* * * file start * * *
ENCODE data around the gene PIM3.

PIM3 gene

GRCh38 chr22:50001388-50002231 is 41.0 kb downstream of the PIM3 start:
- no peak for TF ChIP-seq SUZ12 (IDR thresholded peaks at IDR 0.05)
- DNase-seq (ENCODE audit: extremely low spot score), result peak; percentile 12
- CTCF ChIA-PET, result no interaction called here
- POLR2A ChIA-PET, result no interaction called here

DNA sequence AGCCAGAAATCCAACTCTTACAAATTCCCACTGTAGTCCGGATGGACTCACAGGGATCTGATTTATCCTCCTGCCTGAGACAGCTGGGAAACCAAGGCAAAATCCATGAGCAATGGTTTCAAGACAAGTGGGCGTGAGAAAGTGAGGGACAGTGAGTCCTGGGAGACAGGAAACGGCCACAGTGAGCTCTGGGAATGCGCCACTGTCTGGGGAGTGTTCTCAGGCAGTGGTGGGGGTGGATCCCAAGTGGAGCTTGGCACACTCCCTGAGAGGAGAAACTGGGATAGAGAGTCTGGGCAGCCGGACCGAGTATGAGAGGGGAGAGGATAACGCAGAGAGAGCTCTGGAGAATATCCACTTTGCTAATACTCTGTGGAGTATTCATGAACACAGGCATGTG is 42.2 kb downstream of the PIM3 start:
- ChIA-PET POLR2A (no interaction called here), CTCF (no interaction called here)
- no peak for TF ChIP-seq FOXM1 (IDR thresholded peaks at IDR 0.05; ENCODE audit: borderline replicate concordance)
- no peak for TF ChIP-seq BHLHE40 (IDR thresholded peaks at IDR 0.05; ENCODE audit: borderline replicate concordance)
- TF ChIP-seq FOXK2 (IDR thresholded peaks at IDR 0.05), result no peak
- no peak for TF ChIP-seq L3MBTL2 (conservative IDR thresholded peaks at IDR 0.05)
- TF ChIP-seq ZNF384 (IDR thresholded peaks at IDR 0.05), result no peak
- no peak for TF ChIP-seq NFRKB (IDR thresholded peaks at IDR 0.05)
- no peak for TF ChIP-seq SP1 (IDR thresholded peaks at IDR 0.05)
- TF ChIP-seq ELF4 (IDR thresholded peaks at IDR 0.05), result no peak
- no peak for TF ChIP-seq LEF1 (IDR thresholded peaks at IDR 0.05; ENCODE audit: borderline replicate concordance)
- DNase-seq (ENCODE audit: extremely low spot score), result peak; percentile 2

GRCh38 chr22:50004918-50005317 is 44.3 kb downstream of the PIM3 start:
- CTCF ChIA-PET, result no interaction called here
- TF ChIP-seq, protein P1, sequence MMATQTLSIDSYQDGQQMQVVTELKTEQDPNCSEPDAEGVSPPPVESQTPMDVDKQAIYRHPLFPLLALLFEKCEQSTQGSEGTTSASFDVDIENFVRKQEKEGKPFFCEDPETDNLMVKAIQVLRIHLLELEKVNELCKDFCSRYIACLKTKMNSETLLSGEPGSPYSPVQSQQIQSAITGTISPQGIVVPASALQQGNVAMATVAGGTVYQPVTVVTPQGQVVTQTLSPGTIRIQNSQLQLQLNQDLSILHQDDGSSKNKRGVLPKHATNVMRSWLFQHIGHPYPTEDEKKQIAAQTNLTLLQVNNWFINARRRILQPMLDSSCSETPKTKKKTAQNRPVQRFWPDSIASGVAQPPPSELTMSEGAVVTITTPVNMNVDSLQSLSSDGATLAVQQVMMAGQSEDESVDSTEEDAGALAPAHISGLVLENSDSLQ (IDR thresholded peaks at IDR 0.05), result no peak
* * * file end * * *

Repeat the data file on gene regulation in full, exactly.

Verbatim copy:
ENCODE data around the gene PIM3.

PIM3 gene

GRCh38 chr22:50001388-50002231 is 41.0 kb downstream of the PIM3 start:
- no peak for TF ChIP-seq SUZ12 (IDR thresholded peaks at IDR 0.05)
- DNase-seq (ENCODE audit: extremely low spot score), result peak; percentile 12
- CTCF ChIA-PET, result no interaction called here
- POLR2A ChIA-PET, result no interaction called here

DNA sequence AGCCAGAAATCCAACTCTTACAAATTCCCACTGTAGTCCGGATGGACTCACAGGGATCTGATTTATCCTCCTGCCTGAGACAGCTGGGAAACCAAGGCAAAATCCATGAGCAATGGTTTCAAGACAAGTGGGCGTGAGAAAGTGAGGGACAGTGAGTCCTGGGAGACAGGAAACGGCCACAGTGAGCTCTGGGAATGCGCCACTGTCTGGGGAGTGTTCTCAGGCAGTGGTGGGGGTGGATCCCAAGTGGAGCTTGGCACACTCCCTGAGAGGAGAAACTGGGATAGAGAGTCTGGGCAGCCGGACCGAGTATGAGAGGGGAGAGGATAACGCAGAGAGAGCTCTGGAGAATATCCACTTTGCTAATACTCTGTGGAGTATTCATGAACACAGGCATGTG is 42.2 kb downstream of the PIM3 start:
- ChIA-PET POLR2A (no interaction called here), CTCF (no interaction called here)
- no peak for TF ChIP-seq FOXM1 (IDR thresholded peaks at IDR 0.05; ENCODE audit: borderline replicate concordance)
- no peak for TF ChIP-seq BHLHE40 (IDR thresholded peaks at IDR 0.05; ENCODE audit: borderline replicate concordance)
- TF ChIP-seq FOXK2 (IDR thresholded peaks at IDR 0.05), result no peak
- no peak for TF ChIP-seq L3MBTL2 (conservative IDR thresholded peaks at IDR 0.05)
- TF ChIP-seq ZNF384 (IDR thresholded peaks at IDR 0.05), result no peak
- no peak for TF ChIP-seq NFRKB (IDR thresholded peaks at IDR 0.05)
- no peak for TF ChIP-seq SP1 (IDR thresholded peaks at IDR 0.05)
- TF ChIP-seq ELF4 (IDR thresholded peaks at IDR 0.05), result no peak
- no peak for TF ChIP-seq LEF1 (IDR thresholded peaks at IDR 0.05; ENCODE audit: borderline replicate concordance)
- DNase-seq (ENCODE audit: extremely low spot score), result peak; percentile 2

GRCh38 chr22:50004918-50005317 is 44.3 kb downstream of the PIM3 start:
- CTCF ChIA-PET, result no interaction called here
- TF ChIP-seq, protein P1, sequence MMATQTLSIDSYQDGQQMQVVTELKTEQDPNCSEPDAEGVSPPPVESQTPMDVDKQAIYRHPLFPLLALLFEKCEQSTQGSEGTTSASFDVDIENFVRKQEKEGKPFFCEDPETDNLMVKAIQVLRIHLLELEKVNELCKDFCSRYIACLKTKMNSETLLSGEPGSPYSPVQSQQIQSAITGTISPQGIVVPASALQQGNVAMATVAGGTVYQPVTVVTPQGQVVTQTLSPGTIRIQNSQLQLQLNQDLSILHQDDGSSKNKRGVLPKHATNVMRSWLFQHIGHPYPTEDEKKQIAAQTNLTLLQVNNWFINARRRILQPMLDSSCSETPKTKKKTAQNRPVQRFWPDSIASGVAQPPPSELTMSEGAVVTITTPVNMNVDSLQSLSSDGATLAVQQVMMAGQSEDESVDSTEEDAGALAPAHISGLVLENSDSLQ (IDR thresholded peaks at IDR 0.05), result no peak